Baby Aurora is sent into the forest to be cared for by the three pixies. The pixies did not have any experience or clue on how to raise human babies. They left Baby Aurora outside by herself. Then, when she cried out of hunger, they tried to feed her whole carrots freshly pulled from the ground. Baby Aurora cried louder and Maleficent sent her crow Diaval to deliver milk inside of a flower bud for a bottle to feed the baby. She didn’t want Aurora to starve to death before the curse could take place. Through the years, as Aurora grew, Maleficent would unknowingly be the one to look after her. At least she thought it was unknowing. A fifteen year old Aurora confronted Maleficent and told her that she knew who she was. She called Maleficent her fairy god-mother which surprised Maleficent. After that, Maleficent spent time with Aurora. She bonded with the teen and worried about the impending curse. She tried to undo the curse, but her words haunted her: “No power on Earth can change it!” It was soon Aurora’s birthday and she had briefly met Prince Phillip in the woods. When she was taken back to the castle and pricked her finger on the spindle, Maleficent and Diaval hurried to the castle with Prince Phillip meaning for him to kiss Aurora and wake her for she thought True Love’s kiss only meant romantic love. But you can’t fall in love with someone you just met. Maleficent was heartbroken when the curse didn’t break. She stood beside Sleeping Beauty and lamented her action of vengeance and then kissed her on the forehead. Aurora awoke. It was motherly love that broke the curse. The curse probably would have broken with Phillip’s kiss if he and Aurora had had time to develop a real relationship. True Love can be all sorts of love: parental, sisterly, brotherly, friendship, and more.
The message taken away from the movie is that one doesn’t have to be the biological mother to feel motherly love for a child, or be related in anyway to be a family. Also, even if one has wronged somebody greatly, forgiveness can be granted. Aurora thought of Maleficent as her mother and the pixies as her aunts. She did forgive Maleficent for cursing her because she truly regretted it.
This ties into many of the themes seen on Once. A central “love story” is that between a mother and her son. The Pilot started out with Henry seeking his birth mother, and while there has been a great deal devoted to that relationship—made complex because it was between a mother who gave up her rights-- equally so it is Regina’s story, perhaps more so. She did not give birth to Henry, but she became his mother when she adopted him. There are also other family-like bonds with other characters on the show. Hook’s paternal relationship with Baelfire is one example and one can hardly look at Gepetto and Jiminy Cricket without thinking “brother”; or Ruby and not think “aunt.” Dr. Hopper is as a father to Henry, along with many others. Friendship, comradery, and surrogate parent figures feature prominently.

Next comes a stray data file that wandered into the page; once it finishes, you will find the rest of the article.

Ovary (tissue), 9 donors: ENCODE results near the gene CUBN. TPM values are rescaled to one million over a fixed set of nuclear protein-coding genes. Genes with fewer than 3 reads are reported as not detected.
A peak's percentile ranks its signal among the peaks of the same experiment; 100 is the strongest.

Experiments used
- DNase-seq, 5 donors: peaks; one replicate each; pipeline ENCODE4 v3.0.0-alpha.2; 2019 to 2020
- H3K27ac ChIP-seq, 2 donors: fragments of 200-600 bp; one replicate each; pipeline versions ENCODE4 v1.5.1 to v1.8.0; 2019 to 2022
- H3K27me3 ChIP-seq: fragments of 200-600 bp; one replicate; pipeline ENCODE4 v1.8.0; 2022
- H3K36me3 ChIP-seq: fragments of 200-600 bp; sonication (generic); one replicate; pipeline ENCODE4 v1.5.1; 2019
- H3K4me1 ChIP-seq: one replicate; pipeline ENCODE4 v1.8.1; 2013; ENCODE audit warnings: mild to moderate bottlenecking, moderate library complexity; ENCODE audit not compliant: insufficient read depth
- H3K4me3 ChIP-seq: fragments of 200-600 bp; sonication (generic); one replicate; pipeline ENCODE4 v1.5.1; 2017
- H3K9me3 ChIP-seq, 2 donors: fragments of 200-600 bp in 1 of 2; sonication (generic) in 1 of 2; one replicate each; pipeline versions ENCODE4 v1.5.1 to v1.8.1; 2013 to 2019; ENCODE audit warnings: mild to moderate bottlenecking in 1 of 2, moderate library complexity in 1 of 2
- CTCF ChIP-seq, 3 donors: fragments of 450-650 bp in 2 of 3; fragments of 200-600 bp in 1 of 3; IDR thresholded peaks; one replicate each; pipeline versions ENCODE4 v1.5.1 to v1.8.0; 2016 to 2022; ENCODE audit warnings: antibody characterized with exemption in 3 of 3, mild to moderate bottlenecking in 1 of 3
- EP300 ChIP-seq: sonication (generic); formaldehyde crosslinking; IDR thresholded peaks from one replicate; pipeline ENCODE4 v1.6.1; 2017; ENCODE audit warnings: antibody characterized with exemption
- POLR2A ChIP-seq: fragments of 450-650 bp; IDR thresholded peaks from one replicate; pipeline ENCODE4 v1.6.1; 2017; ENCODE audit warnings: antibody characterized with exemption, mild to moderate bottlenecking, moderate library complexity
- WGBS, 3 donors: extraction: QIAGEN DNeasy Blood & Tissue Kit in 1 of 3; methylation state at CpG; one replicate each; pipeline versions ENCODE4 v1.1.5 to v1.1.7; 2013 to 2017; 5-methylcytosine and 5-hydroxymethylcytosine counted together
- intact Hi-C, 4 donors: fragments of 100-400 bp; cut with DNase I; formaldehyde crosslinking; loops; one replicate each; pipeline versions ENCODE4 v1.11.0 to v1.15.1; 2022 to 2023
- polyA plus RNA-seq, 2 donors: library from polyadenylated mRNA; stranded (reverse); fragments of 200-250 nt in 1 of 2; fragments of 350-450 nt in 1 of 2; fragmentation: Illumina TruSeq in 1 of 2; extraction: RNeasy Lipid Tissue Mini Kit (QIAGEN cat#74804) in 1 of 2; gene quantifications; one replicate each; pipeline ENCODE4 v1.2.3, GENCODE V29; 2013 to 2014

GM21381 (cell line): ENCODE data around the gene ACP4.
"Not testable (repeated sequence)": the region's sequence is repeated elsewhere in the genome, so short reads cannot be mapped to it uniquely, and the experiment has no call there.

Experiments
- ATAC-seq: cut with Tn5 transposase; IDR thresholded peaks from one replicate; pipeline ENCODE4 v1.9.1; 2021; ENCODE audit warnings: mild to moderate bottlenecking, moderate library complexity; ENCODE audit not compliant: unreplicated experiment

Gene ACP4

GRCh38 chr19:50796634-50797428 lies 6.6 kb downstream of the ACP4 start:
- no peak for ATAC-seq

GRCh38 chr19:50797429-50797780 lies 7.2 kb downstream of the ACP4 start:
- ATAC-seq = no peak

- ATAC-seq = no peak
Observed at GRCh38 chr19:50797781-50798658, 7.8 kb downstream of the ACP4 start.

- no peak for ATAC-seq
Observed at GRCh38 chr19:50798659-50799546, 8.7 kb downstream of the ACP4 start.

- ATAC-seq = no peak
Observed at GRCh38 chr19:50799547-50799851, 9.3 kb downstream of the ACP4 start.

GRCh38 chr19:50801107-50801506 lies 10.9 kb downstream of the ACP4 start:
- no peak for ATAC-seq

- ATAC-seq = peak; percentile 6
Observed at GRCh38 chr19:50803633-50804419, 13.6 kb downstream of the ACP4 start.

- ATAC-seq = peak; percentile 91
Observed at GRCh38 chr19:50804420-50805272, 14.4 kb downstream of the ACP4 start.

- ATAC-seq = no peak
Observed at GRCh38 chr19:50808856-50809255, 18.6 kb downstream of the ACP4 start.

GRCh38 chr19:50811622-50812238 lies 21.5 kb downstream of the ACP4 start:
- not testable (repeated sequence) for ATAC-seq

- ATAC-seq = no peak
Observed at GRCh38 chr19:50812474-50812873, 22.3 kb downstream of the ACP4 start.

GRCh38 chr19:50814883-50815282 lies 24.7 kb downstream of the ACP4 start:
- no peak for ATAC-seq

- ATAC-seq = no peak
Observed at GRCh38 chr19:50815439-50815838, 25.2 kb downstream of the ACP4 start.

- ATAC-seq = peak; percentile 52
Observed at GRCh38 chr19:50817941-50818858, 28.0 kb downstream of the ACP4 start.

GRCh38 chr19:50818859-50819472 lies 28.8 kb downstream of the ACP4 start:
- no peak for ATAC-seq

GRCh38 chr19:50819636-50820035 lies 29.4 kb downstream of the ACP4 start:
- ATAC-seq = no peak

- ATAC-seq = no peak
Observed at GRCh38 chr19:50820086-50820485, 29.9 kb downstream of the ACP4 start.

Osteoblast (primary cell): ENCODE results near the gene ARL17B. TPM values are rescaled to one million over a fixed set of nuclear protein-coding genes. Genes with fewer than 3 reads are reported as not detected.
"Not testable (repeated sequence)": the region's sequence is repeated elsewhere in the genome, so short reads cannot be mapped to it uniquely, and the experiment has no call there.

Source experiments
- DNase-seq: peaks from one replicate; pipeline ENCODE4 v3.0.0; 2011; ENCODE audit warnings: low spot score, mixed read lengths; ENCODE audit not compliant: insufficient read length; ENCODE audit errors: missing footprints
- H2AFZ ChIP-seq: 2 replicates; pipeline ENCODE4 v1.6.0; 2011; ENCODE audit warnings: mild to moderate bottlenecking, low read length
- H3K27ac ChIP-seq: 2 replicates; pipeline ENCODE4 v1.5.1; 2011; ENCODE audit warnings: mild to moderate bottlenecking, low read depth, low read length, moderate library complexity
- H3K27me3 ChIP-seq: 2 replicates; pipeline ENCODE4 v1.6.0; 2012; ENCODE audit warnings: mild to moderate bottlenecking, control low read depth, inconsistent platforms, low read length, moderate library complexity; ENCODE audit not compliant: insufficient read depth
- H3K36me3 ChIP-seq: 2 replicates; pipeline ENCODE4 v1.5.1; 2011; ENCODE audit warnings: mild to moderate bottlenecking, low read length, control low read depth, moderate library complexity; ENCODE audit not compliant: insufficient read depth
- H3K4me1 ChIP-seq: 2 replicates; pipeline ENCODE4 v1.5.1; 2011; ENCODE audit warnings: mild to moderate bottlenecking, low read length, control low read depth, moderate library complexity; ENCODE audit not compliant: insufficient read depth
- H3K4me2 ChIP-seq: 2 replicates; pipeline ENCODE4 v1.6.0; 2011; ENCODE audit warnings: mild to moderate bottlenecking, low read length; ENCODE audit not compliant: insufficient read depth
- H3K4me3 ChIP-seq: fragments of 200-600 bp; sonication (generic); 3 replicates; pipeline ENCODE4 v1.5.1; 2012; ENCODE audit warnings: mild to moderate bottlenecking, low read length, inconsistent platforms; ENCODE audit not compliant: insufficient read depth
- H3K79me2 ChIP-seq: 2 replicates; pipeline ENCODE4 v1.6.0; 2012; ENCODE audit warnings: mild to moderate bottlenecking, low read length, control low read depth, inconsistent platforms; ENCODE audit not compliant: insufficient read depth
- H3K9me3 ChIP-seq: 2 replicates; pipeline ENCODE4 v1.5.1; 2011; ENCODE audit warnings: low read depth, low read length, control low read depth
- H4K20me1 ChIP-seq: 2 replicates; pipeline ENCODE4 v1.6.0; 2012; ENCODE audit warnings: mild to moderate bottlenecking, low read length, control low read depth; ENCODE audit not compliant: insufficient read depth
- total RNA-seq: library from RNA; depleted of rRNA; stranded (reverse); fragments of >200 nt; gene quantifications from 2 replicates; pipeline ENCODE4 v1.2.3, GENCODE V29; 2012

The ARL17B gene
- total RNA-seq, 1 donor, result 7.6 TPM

On Once it is still uncertain as to what kind of connection Maleficent has to Sleeping Beauty or Aurora. Whatever it is, there must have been a conflict which led the fairy to seek her vengeful “Happy Ending” by cursing both mother and daughter. This would be very like Regina with Snow and Charming, and hence could explain why Regina and Maleficent became friends, or at least kindred spirts in Once Verse. They would have their perceived happy ending come what may, and not caring one whit for those it may destroy.
This might apply for The Queens and Darkness and Rumple as they are presently in Once. Perhaps they will see the folly of this outlook, as Regina has, and Rumple did before he back-slid so drastically in 4a. We know there will be scenes with the villains’ family members. So perhaps the lines about changing, said so insincerely by Ursula and Cruella in 4x12, were foreshadowing their eventual transformation as they reconcile with their loved ones. If relevant to Rumplestiltskin, the movement forward would be the much anticipated reunion with Henry and Belle. Like Maleficent in the movie, the Higher Ground is always more dramatic and satisfying. This could also provide deeper complexity to the beloved, ever-spinning anti-hero.
Or perhaps not all of the villains will choose the better path and rather travel a road that leads to self-destruction.
As they say on the show, “we shall see.”
Either way, tighten those seat belts! It’s going to be a bumpy ride, but one that has potential to be well worth the journey.
Explore the Arthurian legend surrounding Lancelot, take a trip into the woods to discover the mythology behind Red Riding Hood or learn more about a modern day hero called Snow White. Origins provides unique insights and perspectives from talented writers into the characters we know and love, going far beyond the boundaries of Storybrooke.